Humans aren’t great at adapting to change. When we find a comfort level, we often stop evolving. But mixing it up once in a while can invigorate your sales process. Even if your technique works, another may work even better.
First, review proven approaches. Although one may fit your personality better than another, make sure you know how to switch gears when your prospect doesn’t respond.
Sales professionals expect a “yes” or “no,” but don’t prepare for an indecisive prospect. Up to sixty percent of your pipeline may be full of the “maybes.”
Find a way to change their “not now” into “yes” with the following tips.
Find the Value
Your competitors sell the same thing you do; they have a website; they’re on Facebook and Twitter. So, what makes you different? Whatever the “it” is, focus on what you can do for your prospect. Whatever you choose, what you say must be true, unique, and actually serve your prospect.
Before and After
Everyone likes a good story. Don’t tell just any story – make it a before and after tale. Weave a compelling anecdote about a prospect that had issues before you solved their problem.
Make the Prospect the Hero
Elevate your client as the one who did the right thing; they chose to solve their company’s problem with your solution.
Tell Your Story with Images
No, don’t go through a boring PowerPoint or worse – a hardcopy of it. Leave behind impactful visuals that tell your story. Less is more.
What Doesn’t Work
Don’t sell the benefits of your product –
at least not alone. Why is your prospect looking at your products in the first place? Discovery what is needed and why. Then fill that need.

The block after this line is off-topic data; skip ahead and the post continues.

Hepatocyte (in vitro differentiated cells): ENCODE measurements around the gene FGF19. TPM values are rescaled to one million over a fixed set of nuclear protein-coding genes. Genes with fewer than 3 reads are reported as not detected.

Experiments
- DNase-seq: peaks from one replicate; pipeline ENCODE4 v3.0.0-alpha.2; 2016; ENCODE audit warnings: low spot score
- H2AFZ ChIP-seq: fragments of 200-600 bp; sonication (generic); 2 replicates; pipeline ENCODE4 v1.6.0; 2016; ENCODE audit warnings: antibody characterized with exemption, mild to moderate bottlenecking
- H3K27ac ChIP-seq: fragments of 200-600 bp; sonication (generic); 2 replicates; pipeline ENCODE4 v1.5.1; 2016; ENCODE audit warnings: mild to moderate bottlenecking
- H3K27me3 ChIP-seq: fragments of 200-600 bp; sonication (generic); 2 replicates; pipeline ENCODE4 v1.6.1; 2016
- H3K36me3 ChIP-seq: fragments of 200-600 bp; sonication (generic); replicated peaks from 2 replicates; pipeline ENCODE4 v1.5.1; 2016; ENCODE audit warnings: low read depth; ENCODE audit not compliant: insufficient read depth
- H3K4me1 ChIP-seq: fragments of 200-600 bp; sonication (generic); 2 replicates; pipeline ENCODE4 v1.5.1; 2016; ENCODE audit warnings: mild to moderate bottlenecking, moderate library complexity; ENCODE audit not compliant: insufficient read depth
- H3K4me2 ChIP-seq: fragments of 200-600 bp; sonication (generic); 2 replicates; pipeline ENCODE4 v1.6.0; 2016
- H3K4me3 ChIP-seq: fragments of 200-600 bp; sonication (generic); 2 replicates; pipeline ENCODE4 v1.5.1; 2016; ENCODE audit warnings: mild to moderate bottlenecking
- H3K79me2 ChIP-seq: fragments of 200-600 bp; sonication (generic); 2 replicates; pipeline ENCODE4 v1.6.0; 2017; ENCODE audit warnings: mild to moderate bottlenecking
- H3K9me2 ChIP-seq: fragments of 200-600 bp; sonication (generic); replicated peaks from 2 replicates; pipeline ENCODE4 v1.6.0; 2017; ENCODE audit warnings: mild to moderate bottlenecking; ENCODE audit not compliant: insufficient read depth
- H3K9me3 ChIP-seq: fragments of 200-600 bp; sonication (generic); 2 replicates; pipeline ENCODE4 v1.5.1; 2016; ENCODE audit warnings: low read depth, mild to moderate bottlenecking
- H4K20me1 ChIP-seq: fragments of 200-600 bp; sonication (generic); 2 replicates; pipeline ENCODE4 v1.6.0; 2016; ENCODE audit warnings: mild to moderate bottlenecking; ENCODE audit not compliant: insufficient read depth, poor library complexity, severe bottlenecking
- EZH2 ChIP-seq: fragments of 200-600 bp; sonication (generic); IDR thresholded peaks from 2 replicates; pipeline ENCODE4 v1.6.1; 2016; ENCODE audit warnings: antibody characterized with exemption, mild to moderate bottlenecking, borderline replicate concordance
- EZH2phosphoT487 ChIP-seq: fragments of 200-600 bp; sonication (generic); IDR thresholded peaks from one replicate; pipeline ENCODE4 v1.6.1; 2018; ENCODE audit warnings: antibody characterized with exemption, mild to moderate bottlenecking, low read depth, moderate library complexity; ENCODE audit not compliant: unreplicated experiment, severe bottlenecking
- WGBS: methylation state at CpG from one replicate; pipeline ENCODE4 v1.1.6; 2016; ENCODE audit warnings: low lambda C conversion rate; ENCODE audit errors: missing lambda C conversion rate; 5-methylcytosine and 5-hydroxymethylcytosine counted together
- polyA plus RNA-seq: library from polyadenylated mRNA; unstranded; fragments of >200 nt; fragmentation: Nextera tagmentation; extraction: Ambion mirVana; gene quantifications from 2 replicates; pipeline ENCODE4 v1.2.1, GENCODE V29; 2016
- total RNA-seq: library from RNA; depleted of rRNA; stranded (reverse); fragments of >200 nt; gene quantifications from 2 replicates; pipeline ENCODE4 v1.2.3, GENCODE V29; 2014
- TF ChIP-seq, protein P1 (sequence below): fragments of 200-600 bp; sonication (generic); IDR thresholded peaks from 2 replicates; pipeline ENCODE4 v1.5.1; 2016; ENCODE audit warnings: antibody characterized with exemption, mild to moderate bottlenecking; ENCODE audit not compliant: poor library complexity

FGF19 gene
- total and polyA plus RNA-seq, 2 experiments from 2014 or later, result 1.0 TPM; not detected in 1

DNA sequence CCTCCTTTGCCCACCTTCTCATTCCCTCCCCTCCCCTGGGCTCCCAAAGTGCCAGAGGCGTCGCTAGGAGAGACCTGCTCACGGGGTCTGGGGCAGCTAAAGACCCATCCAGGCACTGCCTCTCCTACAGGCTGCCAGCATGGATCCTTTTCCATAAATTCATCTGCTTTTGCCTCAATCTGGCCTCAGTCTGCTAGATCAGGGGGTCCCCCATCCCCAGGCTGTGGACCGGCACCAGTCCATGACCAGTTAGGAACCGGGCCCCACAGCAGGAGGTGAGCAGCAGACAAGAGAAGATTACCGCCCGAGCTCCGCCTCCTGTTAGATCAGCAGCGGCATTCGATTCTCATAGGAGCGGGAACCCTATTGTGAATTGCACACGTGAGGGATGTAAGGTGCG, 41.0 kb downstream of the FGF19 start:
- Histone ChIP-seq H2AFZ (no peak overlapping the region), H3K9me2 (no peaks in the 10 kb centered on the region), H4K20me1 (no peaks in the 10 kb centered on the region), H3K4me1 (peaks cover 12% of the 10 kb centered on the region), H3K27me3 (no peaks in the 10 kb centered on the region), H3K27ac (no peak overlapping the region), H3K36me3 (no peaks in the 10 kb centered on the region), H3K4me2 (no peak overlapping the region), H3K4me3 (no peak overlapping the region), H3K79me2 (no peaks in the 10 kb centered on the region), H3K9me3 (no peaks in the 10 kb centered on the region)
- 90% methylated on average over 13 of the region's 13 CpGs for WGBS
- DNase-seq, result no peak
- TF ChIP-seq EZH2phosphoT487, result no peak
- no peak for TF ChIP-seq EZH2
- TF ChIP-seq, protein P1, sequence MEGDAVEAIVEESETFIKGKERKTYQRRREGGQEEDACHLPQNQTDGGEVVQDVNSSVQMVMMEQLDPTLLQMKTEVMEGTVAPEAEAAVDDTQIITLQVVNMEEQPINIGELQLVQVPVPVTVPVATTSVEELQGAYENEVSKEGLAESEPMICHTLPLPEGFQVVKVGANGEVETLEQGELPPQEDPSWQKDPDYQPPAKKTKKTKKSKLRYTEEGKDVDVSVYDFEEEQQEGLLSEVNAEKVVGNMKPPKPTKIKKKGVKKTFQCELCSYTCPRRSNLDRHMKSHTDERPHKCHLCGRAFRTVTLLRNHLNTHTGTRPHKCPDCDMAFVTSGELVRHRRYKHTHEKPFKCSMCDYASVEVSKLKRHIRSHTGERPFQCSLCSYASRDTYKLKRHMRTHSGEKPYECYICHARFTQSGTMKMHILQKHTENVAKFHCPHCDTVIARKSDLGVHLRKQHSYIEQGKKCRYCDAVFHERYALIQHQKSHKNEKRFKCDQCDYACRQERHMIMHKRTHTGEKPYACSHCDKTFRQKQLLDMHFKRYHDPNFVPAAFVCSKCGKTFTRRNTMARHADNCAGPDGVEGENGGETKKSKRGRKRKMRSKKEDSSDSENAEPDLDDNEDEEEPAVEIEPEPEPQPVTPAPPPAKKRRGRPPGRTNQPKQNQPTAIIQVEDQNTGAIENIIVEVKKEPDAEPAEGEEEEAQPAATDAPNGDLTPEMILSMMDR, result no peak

Don’t one-up your competitors on features; they’ll do the same to you. Instead, talk to the prospect about why it’s important to change and why it’s important to change now.
Marketing to Personas
Like the FBI, many salespeople target types or “suspects,” but the people you sell to may only be similar because of their location or business culture. Instead, make your target’s life better, easier, more efficient; that’s what everyone wants. Show them a better way.
Relying on the Standard Elevator Pitch
Everyone needs an elevator pitch, but that short bio only tells your story. Instead, focus on your client’s story. Feature your prospect or client as the hero.
Delivering PowerPoint presentations
The lights are low and everyone has better things to do. Instead of putting your audience to sleep, keep them awake by telling an interesting story instead of a presenting them with yawn-able visuals
No matter what approach you choose, you can always change – but remember, the salesperson who adapts, thrives.
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|Tamera Shaw is a freelance writer for Insured Solutions based in Louisville, Kentucky. She writes fiction and enjoys amateur photography. She happily shares her life with husband Ron, daughter Cate and sage cat, Sophie, who grudgingly shares her home with the newest member of our family – Nieko, our new kitten.|